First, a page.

Smartwatch wearers: Have you checked your smartwatch lately? Did it tell you how many steps you have or how fast your heart is beating? How accurate is the information? What does that number mean for your overall health, and where do all of those numbers go after they are reported back to your computer?
The health care industry is under constant pressure to securely store patient information and still have it readily available to staff and consumers. However, only 20 percent of the data is used; what happens to the other 80 percent? How are we utilizing it effectively? We have collected data about almost every aspect of our lives, yet we face a situation where we are flooded with an unmanageable flow of data. Can we make a profit from the data to justify the storage of this data? If so, what are the ethical considerations to make?
“Big Data” is the term often used to describe the large volume of information that has been collected in our digitally connected lives. It includes things like our blood pressure and how often we are stopped at a red light. The data is quickly becoming unmanageable and possibly even useless considering our current technology and current uses. Big data has to prove itself economically worthwhile for the growing costs of storage.
Finding new ways to use data can justify the added expense of storage, improve medical outcomes, and discover previously unknown linkages between a variety of variables.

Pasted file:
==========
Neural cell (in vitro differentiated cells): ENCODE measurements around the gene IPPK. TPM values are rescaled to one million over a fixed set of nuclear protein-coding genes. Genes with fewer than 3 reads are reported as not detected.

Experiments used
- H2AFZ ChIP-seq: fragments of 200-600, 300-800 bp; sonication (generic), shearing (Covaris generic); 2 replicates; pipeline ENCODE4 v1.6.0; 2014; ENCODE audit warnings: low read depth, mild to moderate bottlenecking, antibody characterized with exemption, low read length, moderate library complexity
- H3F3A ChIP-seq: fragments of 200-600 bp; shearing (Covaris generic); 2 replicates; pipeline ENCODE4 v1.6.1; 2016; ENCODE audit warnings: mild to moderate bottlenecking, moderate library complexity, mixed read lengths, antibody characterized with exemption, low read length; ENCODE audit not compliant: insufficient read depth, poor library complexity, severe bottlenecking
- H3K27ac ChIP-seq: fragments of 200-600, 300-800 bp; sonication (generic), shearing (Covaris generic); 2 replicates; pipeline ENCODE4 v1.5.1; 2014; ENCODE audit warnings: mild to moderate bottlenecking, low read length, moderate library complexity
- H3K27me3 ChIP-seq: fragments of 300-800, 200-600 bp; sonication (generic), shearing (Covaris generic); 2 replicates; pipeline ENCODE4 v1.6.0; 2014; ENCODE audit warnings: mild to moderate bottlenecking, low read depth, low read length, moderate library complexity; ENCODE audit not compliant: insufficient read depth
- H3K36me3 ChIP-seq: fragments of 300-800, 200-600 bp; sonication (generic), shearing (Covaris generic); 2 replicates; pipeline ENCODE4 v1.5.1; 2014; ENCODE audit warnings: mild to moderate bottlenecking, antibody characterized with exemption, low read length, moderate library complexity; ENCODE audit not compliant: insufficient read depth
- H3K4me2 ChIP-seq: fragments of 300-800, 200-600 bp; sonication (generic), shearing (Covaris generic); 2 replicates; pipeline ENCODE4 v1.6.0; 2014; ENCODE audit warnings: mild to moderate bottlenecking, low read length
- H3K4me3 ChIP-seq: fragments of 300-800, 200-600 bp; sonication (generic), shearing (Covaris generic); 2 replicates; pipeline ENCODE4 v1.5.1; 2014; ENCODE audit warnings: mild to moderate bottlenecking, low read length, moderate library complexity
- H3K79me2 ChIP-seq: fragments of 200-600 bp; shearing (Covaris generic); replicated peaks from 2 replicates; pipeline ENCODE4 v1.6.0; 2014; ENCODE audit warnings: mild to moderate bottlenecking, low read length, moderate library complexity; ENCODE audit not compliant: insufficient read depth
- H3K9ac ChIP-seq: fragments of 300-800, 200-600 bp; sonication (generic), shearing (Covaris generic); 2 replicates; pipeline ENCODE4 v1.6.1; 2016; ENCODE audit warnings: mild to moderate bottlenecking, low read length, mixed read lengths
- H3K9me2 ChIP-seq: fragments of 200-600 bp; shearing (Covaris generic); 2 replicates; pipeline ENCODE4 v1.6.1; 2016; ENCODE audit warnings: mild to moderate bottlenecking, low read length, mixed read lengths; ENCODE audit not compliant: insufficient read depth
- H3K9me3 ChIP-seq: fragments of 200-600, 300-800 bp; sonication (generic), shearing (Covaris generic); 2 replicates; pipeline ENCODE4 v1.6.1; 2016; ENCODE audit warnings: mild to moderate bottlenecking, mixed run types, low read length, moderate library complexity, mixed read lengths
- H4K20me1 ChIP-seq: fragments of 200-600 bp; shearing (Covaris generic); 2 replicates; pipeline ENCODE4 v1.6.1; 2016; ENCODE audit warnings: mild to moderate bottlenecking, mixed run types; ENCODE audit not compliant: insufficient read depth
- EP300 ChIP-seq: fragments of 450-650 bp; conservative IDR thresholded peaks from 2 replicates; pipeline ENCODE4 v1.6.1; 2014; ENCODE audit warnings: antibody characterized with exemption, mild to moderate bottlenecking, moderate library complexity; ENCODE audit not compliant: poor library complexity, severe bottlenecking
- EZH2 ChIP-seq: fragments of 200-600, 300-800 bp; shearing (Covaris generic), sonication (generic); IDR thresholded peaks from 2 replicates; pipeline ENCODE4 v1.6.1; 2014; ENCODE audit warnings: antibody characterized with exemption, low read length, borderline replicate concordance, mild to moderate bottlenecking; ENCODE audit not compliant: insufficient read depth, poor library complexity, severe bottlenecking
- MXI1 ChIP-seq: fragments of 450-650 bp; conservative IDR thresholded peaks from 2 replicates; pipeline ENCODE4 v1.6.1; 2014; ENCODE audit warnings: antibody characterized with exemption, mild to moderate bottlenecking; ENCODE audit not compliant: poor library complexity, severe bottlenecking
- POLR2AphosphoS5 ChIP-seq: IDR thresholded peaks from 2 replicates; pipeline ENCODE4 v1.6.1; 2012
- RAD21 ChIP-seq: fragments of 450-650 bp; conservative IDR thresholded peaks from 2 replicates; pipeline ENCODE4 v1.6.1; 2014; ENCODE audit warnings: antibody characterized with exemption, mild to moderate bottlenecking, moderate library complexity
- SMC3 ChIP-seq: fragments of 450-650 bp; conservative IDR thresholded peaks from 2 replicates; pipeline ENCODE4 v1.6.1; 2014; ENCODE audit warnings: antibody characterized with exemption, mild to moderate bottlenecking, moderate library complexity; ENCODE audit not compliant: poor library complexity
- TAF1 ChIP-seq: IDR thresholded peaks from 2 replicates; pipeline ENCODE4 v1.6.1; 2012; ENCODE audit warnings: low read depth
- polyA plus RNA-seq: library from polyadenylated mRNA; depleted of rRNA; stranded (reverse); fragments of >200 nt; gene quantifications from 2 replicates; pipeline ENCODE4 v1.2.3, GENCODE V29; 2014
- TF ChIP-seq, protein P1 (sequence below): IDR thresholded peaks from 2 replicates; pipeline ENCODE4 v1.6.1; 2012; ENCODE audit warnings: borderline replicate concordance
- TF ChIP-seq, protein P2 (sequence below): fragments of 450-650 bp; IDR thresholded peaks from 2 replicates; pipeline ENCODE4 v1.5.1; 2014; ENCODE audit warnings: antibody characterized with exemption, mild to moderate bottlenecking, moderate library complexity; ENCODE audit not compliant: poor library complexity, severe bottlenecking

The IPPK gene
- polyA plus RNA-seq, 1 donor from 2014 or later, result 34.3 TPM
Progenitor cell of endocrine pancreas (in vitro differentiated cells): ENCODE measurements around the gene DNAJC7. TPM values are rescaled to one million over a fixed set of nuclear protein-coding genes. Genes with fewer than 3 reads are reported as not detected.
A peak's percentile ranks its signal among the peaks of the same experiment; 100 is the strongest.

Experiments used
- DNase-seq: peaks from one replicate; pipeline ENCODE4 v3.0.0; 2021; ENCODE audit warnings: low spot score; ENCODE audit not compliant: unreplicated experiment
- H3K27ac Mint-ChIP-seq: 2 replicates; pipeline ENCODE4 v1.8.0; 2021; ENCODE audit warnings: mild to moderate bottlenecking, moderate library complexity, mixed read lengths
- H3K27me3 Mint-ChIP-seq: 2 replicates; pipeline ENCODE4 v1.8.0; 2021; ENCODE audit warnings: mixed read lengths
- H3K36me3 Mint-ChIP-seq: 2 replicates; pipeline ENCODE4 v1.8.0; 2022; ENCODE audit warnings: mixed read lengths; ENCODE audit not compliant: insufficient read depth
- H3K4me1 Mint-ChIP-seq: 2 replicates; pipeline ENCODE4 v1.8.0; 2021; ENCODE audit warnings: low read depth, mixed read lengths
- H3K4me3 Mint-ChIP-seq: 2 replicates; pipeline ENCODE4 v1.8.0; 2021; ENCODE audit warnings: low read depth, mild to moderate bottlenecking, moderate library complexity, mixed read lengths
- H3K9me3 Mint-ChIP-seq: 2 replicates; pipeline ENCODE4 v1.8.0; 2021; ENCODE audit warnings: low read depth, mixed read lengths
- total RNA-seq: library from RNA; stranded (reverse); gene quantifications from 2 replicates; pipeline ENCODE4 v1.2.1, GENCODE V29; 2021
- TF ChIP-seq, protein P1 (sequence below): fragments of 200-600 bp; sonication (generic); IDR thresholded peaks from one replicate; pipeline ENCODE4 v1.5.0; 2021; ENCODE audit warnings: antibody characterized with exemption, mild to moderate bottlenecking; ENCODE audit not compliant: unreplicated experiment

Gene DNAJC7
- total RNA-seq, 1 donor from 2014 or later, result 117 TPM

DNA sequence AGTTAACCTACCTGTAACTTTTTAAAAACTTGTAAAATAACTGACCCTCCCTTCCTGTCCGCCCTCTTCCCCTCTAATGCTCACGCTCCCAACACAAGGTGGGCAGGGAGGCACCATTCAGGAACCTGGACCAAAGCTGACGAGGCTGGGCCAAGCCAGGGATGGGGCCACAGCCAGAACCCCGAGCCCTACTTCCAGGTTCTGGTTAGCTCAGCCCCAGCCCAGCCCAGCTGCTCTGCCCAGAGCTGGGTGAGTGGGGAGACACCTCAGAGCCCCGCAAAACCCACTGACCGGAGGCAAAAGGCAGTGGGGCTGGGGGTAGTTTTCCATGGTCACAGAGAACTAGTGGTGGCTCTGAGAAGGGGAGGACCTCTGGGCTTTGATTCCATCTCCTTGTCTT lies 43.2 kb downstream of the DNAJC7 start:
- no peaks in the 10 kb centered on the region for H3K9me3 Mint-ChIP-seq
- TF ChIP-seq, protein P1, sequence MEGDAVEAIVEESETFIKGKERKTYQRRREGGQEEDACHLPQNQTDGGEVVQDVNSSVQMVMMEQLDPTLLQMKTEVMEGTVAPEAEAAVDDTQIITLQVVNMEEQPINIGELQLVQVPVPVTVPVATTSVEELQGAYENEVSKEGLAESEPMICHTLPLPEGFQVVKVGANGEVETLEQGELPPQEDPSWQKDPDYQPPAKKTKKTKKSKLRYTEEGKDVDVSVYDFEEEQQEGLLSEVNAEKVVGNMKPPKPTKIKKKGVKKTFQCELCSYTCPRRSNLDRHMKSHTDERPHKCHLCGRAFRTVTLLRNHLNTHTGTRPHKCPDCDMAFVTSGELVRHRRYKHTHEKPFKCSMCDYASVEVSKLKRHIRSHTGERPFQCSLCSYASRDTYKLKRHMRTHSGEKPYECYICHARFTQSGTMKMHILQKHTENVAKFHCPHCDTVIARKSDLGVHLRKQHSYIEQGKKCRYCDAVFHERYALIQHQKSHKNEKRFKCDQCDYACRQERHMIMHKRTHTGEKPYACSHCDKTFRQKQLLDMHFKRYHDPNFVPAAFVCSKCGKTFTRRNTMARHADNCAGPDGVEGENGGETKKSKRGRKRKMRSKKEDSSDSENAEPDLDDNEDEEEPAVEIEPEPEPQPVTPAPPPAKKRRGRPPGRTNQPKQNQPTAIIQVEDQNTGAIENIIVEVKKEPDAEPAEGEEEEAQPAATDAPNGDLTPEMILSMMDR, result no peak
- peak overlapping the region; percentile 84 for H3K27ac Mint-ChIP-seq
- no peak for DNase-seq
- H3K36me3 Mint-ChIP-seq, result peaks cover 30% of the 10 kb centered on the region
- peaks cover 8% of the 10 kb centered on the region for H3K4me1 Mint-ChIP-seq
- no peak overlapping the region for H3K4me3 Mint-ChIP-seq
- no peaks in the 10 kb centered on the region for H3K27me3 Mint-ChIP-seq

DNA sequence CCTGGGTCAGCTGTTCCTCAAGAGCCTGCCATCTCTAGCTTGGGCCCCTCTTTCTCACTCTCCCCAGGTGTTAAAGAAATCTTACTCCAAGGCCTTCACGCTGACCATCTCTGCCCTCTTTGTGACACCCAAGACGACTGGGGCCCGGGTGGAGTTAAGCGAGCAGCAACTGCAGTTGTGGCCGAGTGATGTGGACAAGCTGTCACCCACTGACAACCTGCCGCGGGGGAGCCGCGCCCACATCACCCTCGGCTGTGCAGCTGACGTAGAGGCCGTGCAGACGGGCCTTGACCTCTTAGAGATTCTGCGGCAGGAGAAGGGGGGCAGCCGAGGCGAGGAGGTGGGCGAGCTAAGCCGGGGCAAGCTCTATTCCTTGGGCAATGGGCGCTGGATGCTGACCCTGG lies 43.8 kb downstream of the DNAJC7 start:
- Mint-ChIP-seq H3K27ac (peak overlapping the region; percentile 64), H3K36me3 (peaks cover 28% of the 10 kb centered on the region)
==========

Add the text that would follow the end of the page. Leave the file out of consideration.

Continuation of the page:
From an innovation standpoint, companies like IBM, GE, and Amazon are in a race to build a system that will put this wealth of knowledge to good use. Traditional technologies like electronic health records (EHR) systems have been developed partly to make it easy to store data and create queries to pull information. These systems allow for easy access to pertinent patient information, reduce medical redundancy, and lower costs. EHR can also be used with artificial intelligence to find new information and make new conclusions about medical care for medical staff and information specialists.
However, the drive to monetize patient data must be done cautiously and with a keen eye on accuracy and quality. A survey by Deloitte found that “More than two-thirds of survey respondents stated that the third-party data about them was only 0 to 50 percent correct. One-third of respondents perceived the information to be 0 to 25 percent correct.”
The accuracy of data in the measurements entered, and the quality of correlations found must be considered. In response to the inaccuracy of third-party Big Data, Deloitte recommends to their clients that firms be more prudent in purchasing and collecting information. This more skeptical view of data should apply adequate pressure for data collection bodies to go beyond the numbers to create actual value. The worth of the data is not just the digits; it is also how the information can be used to improve decisions in the C-Suite.
The opportunities provided by Big Data are expansive and potentially life-changing. However, these opportunities must be evaluated holistically and not simply through a cost/benefit analysis. Data accuracy and data quality will be critical to creating better (and lower cost) patient outcomes.
Afua Aning is a physician informaticist.
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